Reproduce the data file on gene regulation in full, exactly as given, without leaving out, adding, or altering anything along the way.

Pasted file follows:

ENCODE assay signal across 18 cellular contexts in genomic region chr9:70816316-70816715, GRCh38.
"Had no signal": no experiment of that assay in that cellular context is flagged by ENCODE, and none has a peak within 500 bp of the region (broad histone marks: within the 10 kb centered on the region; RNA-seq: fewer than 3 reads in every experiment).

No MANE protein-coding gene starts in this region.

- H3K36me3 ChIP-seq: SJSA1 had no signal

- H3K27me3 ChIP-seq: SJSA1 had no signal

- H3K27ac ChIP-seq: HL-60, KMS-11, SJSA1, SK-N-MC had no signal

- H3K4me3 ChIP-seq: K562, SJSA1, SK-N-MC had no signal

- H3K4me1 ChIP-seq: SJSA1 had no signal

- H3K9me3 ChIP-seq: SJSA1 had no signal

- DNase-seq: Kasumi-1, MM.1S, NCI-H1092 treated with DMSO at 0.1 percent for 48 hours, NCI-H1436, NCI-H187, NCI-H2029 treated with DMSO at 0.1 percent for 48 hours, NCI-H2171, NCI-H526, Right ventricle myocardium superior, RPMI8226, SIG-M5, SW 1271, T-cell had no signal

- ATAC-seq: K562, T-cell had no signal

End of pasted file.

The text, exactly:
ENCODE assay signal across 18 cellular contexts in genomic region chr9:70816316-70816715, GRCh38.
"Had no signal": no experiment of that assay in that cellular context is flagged by ENCODE, and none has a peak within 500 bp of the region (broad histone marks: within the 10 kb centered on the region; RNA-seq: fewer than 3 reads in every experiment).

No MANE protein-coding gene starts in this region.

- H3K36me3 ChIP-seq: SJSA1 had no signal

- H3K27me3 ChIP-seq: SJSA1 had no signal

- H3K27ac ChIP-seq: HL-60, KMS-11, SJSA1, SK-N-MC had no signal

- H3K4me3 ChIP-seq: K562, SJSA1, SK-N-MC had no signal

- H3K4me1 ChIP-seq: SJSA1 had no signal

- H3K9me3 ChIP-seq: SJSA1 had no signal

- DNase-seq: Kasumi-1, MM.1S, NCI-H1092 treated with DMSO at 0.1 percent for 48 hours, NCI-H1436, NCI-H187, NCI-H2029 treated with DMSO at 0.1 percent for 48 hours, NCI-H2171, NCI-H526, Right ventricle myocardium superior, RPMI8226, SIG-M5, SW 1271, T-cell had no signal

- ATAC-seq: K562, T-cell had no signal